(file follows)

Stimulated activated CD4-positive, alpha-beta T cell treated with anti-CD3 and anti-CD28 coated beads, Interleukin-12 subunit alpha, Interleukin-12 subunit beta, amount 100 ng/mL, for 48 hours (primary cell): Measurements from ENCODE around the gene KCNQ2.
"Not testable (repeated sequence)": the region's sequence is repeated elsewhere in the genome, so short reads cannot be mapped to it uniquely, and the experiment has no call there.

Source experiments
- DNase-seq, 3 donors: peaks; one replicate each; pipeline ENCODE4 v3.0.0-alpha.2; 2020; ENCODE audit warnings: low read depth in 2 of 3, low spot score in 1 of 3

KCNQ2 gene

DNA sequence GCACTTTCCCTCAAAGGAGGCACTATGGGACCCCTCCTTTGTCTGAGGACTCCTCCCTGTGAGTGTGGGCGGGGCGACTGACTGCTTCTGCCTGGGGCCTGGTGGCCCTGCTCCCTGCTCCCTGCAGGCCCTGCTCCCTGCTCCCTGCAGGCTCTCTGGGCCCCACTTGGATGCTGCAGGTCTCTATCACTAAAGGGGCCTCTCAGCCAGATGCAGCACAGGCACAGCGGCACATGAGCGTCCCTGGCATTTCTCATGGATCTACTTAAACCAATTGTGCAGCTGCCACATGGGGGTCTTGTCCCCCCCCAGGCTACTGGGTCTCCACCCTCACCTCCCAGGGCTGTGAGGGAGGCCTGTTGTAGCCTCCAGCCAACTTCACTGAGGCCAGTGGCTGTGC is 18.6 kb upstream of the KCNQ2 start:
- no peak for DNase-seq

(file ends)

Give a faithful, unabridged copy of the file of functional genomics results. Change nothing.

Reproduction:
Stimulated activated CD4-positive, alpha-beta T cell treated with anti-CD3 and anti-CD28 coated beads, Interleukin-12 subunit alpha, Interleukin-12 subunit beta, amount 100 ng/mL, for 48 hours (primary cell): Measurements from ENCODE around the gene KCNQ2.
"Not testable (repeated sequence)": the region's sequence is repeated elsewhere in the genome, so short reads cannot be mapped to it uniquely, and the experiment has no call there.

Source experiments
- DNase-seq, 3 donors: peaks; one replicate each; pipeline ENCODE4 v3.0.0-alpha.2; 2020; ENCODE audit warnings: low read depth in 2 of 3, low spot score in 1 of 3

KCNQ2 gene

DNA sequence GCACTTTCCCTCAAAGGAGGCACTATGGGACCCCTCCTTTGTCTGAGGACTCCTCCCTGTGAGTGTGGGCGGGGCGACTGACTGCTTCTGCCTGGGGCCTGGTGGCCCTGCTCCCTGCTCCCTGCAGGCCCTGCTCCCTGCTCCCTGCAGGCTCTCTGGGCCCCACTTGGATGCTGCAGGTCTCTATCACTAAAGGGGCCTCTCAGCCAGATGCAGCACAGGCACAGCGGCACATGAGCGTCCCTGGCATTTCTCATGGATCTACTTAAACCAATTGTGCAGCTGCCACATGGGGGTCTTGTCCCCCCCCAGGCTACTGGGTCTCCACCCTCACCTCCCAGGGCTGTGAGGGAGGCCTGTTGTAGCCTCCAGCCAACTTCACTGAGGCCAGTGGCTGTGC is 18.6 kb upstream of the KCNQ2 start:
- no peak for DNase-seq